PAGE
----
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Category: Employment

Published: 10 May 2024

Police pay out £431,000 in sex assault and bullying employment law case

As reported via BBC News today, a former police officer who was sexually assaulted and complained about bullying and misogyny at a Moray station has accepted a payout from Police Scotland of £431,968.

Gemma MacRae, who left the force in 2021, had started legal action through Livingstone Brown against Police Scotland but settled last month.

She told BBC News the last seven years had been devastating and called for complete reform of the police complaints system.

The force's deputy chief constable said misogyny, sexism and discrimination of any kind was utterly unacceptable and he would meet Gemma to apologise for her treatment.

Commenting on the case, our employment law solicitor, Stephen Smith, said:

“We have acted for female officers of Police Scotland from Dumfries to Inverness who have said the same things.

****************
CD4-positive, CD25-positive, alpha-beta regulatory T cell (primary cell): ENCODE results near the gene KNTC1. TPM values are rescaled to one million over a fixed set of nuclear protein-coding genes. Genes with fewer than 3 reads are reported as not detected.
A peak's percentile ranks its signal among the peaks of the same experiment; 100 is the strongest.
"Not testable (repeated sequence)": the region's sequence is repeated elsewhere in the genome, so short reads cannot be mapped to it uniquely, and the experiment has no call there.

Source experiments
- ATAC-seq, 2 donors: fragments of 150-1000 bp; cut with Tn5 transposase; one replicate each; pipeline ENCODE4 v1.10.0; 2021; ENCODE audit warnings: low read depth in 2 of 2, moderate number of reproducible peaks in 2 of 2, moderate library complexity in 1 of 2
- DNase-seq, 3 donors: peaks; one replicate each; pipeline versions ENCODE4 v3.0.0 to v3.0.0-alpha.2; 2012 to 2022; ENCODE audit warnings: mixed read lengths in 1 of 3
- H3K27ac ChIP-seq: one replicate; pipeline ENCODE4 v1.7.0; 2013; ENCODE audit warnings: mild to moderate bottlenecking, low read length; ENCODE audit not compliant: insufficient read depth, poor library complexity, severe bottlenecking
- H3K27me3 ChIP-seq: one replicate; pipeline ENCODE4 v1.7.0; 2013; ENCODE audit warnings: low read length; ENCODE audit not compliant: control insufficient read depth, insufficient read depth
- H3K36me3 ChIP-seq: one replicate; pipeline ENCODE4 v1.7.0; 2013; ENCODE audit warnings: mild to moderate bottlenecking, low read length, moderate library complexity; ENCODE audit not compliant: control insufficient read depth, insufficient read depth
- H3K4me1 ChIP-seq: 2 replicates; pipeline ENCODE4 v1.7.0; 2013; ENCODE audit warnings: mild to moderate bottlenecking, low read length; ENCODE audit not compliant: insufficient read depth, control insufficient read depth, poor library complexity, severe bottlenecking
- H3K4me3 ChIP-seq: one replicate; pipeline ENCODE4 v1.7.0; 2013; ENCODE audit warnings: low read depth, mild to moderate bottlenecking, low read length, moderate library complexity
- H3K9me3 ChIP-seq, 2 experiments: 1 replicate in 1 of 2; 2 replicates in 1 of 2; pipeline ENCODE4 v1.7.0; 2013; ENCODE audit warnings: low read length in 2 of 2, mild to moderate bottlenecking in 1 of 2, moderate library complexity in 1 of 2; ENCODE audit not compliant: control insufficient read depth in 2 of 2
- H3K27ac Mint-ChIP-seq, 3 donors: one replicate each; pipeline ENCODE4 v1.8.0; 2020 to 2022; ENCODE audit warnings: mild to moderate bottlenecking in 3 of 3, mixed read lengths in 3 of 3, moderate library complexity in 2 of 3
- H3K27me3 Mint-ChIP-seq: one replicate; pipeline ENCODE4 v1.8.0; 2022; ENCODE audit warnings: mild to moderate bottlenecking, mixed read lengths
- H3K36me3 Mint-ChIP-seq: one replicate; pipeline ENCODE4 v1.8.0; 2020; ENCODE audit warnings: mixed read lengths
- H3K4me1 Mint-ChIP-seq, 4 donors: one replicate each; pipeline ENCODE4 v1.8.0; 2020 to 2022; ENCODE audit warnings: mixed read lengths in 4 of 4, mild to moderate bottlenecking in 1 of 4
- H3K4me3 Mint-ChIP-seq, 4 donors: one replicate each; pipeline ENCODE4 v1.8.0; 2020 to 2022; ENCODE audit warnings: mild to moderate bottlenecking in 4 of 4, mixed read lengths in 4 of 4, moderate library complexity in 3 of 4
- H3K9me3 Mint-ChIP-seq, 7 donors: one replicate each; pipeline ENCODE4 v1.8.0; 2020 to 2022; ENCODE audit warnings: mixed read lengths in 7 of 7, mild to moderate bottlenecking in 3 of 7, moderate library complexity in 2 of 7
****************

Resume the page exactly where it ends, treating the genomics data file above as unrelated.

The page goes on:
They have fallen foul of a male-dominated management hierarchy which has been able to use internal procedures to delay and avoid investigating what has happened to them.

They have had to use the Employment Tribunal as a last resort, because their genuine attempts to have the actions of male colleagues investigated have not gone anywhere either.

There’s no doubt this takes a toll on them, as it has on Gemma. They should not be left in this position in any organisation, let alone one that is created to protect people.”

You can read more about this case in full via the BBC News article here:

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